Are Bus Rapid Transit Environmental Benefits Worth the Risks?

Most City of Madison officials have billed the city's upcoming Bus Rapid Transit (BRT) system as an important method to increase city-wide sustainability. However, variables such as ridership, implementation, and cohesiveness with other city systems have the potential to create negative environmental externalities if the project is not executed properly. “As long as this project is done responsibly and in line with current environmental protections, I think we can be confident [that Bus Rapid Transit] will be an added benefit to the Madison area,” said Jonathan Drewsen, communications director for Clean Wisconsin, the state’s oldest and largest environmental advocacy organization. Clean Wisconsin is one of many parties involved in Madison’s BRT initiative. These parties deal with more than just the environment; with a projected cost between $120 and $130 million, Bus Rapid Transit is a massive undertaking that requires planning studies on ridership, construction, and vehicle maintenance, among other things.

Wisconsin Warriors powerchair soccer team looks to shatter stereotypes, competition

The smell of rubber filled the Prairie Elementary gymnasium as Tyler Engel and the rest of the Wisconsin Warriors powerchair soccer team geared up for their upcoming mid-January tournament. They spin and slam into balls (and occasionally, each other) while running plays, practicing drills and naturally, talking a bit of trash. 

After one practice it’s clear the Warriors are a small but mighty team, but the word family may better describe the dynamic. Made up of players ranging from age six to 32, the Warriors are all bound by their love for the game — and one another. 

A One-Wheel Town

For most people, choosing an alternative way to get around Madison involves two wheels and a set of handlebars, but for many residents of the Tenney-Lapham neighborhood, one wheel will do just fine. At O’Keefe Middle School on almost any Sunday afternoon, you can find a gym filled with unicycling enthusiasts, from kindergarten all the way up to 65 years old, novice to expert. All are welcome to come and try out the sport, says Madison Unicycle Club youth development director Jill Cohan. “This is the epicenter for unicycling in North America right now,” Cohan said. “And it didn’t used to be.”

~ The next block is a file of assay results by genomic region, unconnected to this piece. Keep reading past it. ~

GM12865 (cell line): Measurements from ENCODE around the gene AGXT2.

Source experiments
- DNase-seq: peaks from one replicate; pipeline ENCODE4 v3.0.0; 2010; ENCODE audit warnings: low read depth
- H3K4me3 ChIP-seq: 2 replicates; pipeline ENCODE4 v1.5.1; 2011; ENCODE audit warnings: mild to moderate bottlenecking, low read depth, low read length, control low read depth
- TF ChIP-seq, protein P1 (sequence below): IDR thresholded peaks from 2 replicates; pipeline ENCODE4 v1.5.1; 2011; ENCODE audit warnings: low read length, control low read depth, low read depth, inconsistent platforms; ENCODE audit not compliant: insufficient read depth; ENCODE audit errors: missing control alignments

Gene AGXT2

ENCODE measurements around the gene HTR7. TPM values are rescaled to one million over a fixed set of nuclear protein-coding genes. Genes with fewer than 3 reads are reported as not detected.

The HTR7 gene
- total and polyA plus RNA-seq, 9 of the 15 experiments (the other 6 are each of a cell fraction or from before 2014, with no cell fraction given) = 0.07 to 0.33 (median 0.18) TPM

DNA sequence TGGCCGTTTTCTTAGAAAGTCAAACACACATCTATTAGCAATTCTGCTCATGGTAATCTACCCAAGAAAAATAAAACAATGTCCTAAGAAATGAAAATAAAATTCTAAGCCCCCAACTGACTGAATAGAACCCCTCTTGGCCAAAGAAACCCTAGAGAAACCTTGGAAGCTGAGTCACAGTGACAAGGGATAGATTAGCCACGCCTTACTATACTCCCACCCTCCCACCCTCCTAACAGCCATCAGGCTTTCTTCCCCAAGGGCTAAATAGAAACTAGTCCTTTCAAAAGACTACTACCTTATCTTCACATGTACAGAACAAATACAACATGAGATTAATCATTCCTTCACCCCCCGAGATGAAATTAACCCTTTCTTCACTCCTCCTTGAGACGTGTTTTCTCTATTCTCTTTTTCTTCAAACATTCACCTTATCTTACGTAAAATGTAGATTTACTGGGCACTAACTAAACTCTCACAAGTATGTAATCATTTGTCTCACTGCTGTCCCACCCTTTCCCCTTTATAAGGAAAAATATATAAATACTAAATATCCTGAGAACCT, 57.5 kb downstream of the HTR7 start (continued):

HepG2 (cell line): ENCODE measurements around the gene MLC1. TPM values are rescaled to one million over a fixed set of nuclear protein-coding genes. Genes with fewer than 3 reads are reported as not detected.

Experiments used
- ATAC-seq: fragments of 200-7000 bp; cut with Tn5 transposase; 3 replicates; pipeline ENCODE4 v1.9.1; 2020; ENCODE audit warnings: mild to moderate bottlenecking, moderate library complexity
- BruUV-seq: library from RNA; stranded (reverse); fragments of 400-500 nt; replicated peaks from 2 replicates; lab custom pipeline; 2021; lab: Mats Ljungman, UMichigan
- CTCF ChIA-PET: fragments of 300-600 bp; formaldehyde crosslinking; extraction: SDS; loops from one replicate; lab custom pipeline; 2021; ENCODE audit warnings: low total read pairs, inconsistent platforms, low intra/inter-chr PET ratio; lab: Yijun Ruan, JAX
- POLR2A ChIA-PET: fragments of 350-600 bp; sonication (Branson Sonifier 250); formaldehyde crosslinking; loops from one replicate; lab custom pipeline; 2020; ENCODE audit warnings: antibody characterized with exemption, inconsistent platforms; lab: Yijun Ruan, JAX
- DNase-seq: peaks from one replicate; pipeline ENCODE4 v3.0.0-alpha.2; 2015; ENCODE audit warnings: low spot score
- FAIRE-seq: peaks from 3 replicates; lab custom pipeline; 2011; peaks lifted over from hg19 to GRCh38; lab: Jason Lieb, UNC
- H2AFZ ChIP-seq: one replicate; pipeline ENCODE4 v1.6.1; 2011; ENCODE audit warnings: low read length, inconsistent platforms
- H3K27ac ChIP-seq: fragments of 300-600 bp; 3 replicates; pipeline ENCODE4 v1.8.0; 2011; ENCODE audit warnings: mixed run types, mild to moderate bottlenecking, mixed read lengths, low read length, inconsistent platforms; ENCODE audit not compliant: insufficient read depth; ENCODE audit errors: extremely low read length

Madison High School Student Launches Eco-friendly Business in Bamboo

La Follette High School student Nabil Hamdan founded his own eco-friendly business while balancing hockey and attending science, technology, engineering and math courses at Madison College. 

“I came up with World of Bamboo because I noticed that everything in the economy is becoming more eco friendly so I decided to sell bamboo straws,” he said.

“How much is too much?” Binge drinking on game days prompts neighborhood concerns

Community members in the neighborhoods surrounding Camp Randall Stadium expressed concern to Madison city officials last month regarding the presence of beer gardens and binge drinking on Badger game days, as they said it disrupts their lives.  

Residents that live near Regent Street and Monroe Street often have to deal with the unpleasant effects of binge drinking on game days, including “people urinating in their lawns, vomiting in their alleyways, or even knocking over garbage cans,” said Alder Tag Evers, who represents the neighborhood on the Madison Common Council.

Veterans Museum traveling exhibit celebrates women in service

The Wisconsin Veterans Museum’s latest traveling exhibit, I Am Not Invisible, was unveiled Thursday with speeches from Governor Tony Evers and Salute the Troops Wisconsin executive director Kim Galske, highlighting a celebration of the state’s large veteran population.